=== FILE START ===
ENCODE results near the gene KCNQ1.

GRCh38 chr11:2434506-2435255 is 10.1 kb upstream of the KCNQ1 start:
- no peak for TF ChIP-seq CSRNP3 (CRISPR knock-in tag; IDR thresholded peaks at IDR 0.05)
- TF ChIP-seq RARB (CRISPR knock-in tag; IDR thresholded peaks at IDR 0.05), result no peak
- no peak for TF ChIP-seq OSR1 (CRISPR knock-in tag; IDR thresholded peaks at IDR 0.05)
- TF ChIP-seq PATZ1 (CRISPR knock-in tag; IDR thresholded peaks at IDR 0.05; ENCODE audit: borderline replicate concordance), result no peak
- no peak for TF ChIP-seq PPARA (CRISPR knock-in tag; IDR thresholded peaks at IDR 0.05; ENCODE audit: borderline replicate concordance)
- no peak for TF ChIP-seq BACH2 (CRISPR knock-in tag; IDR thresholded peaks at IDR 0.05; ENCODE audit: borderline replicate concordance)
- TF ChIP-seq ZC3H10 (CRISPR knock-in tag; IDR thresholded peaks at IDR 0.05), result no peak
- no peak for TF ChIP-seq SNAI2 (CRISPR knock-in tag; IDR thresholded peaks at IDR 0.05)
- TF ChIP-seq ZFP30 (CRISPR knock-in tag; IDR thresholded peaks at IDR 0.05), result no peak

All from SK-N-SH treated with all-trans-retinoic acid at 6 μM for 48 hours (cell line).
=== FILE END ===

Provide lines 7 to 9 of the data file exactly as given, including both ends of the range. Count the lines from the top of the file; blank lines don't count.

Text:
- no peak for TF ChIP-seq PPARA (CRISPR knock-in tag; IDR thresholded peaks at IDR 0.05; ENCODE audit: borderline replicate concordance)
- no peak for TF ChIP-seq BACH2 (CRISPR knock-in tag; IDR thresholded peaks at IDR 0.05; ENCODE audit: borderline replicate concordance)
- TF ChIP-seq ZC3H10 (CRISPR knock-in tag; IDR thresholded peaks at IDR 0.05), result no peak